February 8, 2005 [LINK]

Highway to hell?

Today's Washington Post details the proposed "Trans-Texas Corridor," a massive highway system that is estimated to cost $184 billion over a 50-year period, some parts of which would be as much as a quarter mile wide. Gov. Rick Perry, a Republican, touts the plan as "visionary," but to me it has the distinct aroma of boondoggle. The first stretch of the new system will connect Dallas to San Antonio, but the entire system would amount to 4,000 miles. Most of the new roadways would be paid for by tolls, which is fine with me, but many thousands of acres of wildflower-covered prairies would be ruined in the process. Beyond the enormous scope of the project, and its likely detrimental effect on the environment, the Post article points out a problem on the financial side:

Private-public transportation contracts make some analysts wary. The Southern Environmental Law Center, which monitors transportation projects in six states, found that similar agreements in Virginia, for example, are costing taxpayers millions through the subsidies or tax-exempt bonds the state has provided to private road contractors.

In other words, the cost savings that are supposd to come from giving the private sector a greater say in implementing such transportation projects may be illusory at best. Speaking of which, the Virginia Department of Transportation has been discussing a similar public-private project to widen Interstate 81 across the entire state, which was proposed by STAR Solutions. (They are a business technology consulting firm that is apparently a subsidiary of the Halliburton Corporation, but no such link appears on either entity's Web site.) For the last year or two there have been preliminary public debates on the issue, and now the issue is coming to a head. The report by the Southern Environmental Law Center cited by the Post criticizes the 1995 Virginia Public-Private Transportation Act and makes these principle recommendations:

SELC is a decidedly liberal organization, so their inherent skepticism of private enterprise must be taken into account. Even so, this kind of mega-project should raise the eyebrows of fiscal conservatives. As I mentioned on January 17, Delegate Ben Cline (R-Rockbridge Co.) offered a sensible compromise economy-size proposal to upgrade I-81 only at the traffic "choke points," while providing incentives to multimodal shipping via railroads. But even that is going too far for State Sen. Emmet Hanger (R-Augusta Co.), who has come out against the proposed widening of I-81 on the grounds that its costs cannot be justified. Sunday's Staunton News Leader harshly ridiculed Hanger for what they say is his tardy declaration of a position on this issue, but they really don't take issue with the merits of his argument. This bears further study... Is it really prudent for a state government to invest so much public money into an infrastructure that is geared toward 20th Century vehicles? What if the price of energy reaches the point that trucks lose their competitive edge over railways, and travel via passenger cars becomes more of a luxury than a "necessity"?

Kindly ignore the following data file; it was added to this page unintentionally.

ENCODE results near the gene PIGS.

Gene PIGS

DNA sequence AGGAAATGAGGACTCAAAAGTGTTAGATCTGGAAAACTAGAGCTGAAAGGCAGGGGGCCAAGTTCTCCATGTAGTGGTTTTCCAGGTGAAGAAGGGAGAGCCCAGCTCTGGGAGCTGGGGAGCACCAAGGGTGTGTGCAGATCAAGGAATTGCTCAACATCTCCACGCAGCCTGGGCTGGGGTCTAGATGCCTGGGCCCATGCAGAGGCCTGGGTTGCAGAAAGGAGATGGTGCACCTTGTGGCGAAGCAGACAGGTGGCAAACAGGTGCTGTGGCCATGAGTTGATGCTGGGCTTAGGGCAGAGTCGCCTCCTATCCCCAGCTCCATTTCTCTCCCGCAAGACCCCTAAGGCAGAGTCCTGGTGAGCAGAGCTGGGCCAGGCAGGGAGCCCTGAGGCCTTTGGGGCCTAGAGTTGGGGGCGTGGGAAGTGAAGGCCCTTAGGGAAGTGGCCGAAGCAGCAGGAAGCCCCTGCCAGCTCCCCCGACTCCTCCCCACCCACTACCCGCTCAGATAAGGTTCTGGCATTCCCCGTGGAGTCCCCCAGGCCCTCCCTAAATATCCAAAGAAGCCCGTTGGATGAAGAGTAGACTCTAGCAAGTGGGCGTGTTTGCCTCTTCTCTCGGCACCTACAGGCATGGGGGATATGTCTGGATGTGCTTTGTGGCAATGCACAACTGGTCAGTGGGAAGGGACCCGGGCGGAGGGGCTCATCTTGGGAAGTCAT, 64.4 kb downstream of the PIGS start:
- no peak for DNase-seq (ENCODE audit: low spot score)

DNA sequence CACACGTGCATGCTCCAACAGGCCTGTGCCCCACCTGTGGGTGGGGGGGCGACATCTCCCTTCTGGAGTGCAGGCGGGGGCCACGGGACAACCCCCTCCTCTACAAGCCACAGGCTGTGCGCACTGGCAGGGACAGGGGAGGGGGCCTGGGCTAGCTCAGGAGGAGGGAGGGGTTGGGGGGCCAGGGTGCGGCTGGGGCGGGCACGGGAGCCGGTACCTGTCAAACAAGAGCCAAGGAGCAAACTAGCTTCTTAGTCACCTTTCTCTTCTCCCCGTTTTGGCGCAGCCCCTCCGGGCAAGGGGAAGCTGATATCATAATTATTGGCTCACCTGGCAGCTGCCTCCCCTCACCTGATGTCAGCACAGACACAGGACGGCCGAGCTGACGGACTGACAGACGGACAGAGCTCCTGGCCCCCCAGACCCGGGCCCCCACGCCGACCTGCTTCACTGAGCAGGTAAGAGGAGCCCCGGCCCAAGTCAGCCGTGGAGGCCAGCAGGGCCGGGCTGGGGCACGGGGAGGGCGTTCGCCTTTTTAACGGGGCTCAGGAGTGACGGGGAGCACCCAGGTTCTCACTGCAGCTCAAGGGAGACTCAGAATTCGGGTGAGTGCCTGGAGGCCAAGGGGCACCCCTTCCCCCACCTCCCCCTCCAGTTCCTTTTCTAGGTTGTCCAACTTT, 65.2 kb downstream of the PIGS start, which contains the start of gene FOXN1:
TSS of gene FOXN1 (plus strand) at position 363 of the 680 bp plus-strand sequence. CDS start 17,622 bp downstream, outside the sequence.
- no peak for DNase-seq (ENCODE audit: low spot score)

Indeed, what about the alternative 19th Century technology: are railroads the answer to our traffic woes? I'm inclined to have some sympathy for railsolution.org, and there is no question that more long-distance freight can and should be shipped via rail. We need to remember, however, that rail transportation firms tend to be bloated monopolies that resist innovation and depend on government guarantees. Reforming the way that railroads are regulated has to be part of any long-term transportation strategy. Encouraging innovative grass-roots pro-business initiatives can also yield big benefits; a prime example is the quasi-public Shenandoah Valley railway that took over the short (25-mile) rail line between Staunton and Harrisonburg which was abandoned by the CSX Corporation. And then there's AMTRAK, which is in desperate need of new thinking and flexibility, but remains shackled by its political patrons on Capitol Hill. The need for major reform there -- including the possible termination of some unprofitable long-distance routes -- should be painfully obvious to anyone who cares about rail travel.

February 8, 2005 [LINK]

No more car tax?

On a related note, the Republicans in Richmond seek to carry through on the "no car tax" pledge that was the basis for former Governor James Gilmore's victorious 1997 campaign. He called for phasing out and ultimately eliminating the property tax on passenger vehicles, which many people consider regressive in terms of its disproportionate impact on middle- and lower-income people. The reduction scheduled for last year was canceled, however, as part of the controversial budget agreement between Governor Warner and the Republicans in the General Assembly -- an agreement that we now know was based on faulty if not deceptive forecast budget data. This year the Republicans are determined to rectify that. The Washington Post recently called the GOP position "demagogic," which is a strange and inappropriate. They're just doing what they said they would! And after all, there is an expected surplus of $1 billion in the state coffers this year! To their credit, Republicans have proposed spending some of that surplus to restore the Chesapeake Bay. But can't the people get some of their own money back? There are some reasons for hesitation, such as the fact that local governments have long depended on getting a share of the car tax revenues. State legislators should help find a replacement revenue source for cities and counties. And to the extent that state revenues earmarked for transportation have been cut by the car tax reduction, there should be new taxes targeted more appropriately: on gasoline and diesel fuel consumption!